In other words, the Intangibles matter far more than the Tangibles. In fact, the latter flow from the former. Success is, simply, the abundant harvest enjoyed as a result of planting and nurturing little seeds of goodness, daily.
The day was August 1, 1981, when I stopped at the little Post Office at Lavina, Montana, and received the letter announcing that I had, finally, passed the CPA exam.
The day was August 1, 2011, when I was driving in the desert north of Cheyenne, Wyoming, and received a phone call from a new client, with an old problem.
The tumblers of a lock had not, yet, fallen into place to open the door in his mind to an understanding of what it takes to “Wow!” customers. Sitting there on a wide spot in the road, under an itty bitty shade tree, 5 Steps to Success poured from my heart into the microphone of the Motorola Droid to encourage my friend to Build Something, special.
After thirty years of preaching and practicing the individual Universal Principles, that was a first to capture them all in one place, at the same time, for the benefit of another person. Even more surprising was the realization that each and every Step is important. They must be done in order: Step 1 ~ Establish a Fair Price; Step 2 ~ Ask for Acceptance; Step 3 ~ Plan the Work; Step 4 ~ Deliver on the Promises; and, Step 5 ~ Enjoy the Celebration. All of them are necessary for a successful journey!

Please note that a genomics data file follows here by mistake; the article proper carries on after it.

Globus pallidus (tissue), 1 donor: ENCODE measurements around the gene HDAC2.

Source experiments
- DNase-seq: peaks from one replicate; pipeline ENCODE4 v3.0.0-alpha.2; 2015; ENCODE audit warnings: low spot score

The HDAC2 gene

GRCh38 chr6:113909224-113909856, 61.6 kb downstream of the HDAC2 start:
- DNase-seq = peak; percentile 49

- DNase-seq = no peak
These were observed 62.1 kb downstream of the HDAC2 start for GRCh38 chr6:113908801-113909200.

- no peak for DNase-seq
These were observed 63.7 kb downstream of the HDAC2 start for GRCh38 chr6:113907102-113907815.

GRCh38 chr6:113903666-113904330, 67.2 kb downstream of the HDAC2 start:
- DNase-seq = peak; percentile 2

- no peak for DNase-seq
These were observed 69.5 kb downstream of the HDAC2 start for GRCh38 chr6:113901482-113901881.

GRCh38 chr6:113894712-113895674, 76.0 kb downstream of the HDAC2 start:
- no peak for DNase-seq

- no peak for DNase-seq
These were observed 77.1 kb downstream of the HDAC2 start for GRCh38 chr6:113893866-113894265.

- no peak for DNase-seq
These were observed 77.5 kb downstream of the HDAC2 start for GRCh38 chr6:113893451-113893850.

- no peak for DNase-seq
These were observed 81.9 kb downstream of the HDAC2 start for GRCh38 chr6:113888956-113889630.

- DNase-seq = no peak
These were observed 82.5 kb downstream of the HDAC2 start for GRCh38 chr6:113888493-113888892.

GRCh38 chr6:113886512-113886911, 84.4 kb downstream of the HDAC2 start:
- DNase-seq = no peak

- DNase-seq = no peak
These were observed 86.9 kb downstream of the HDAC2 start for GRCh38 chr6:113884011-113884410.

Last week, as I was enjoying a favorite salad at a favorite place for lunch, a Blast from the Past pushed into my life, once again.
He was a young Entrepreneur and I was the young CPA with the ambition problem. Regardless of the semantics, I was a young man on a mission, to serve. My intent was to help others get everything they wanted so I could get what was important to me. (Note to Everyone: many mistakes have been made and lessons learned!)
At one time, the young Entrepreneur and I held a similar worldview: Implement the Intangibles for the benefit of receiving the Tangibles of health, wealth, and happiness. In essence, we each understood the need to take all of the steps on Zig’s Stairway to Tomorrow. After a few years, the Entrepreneur arrived.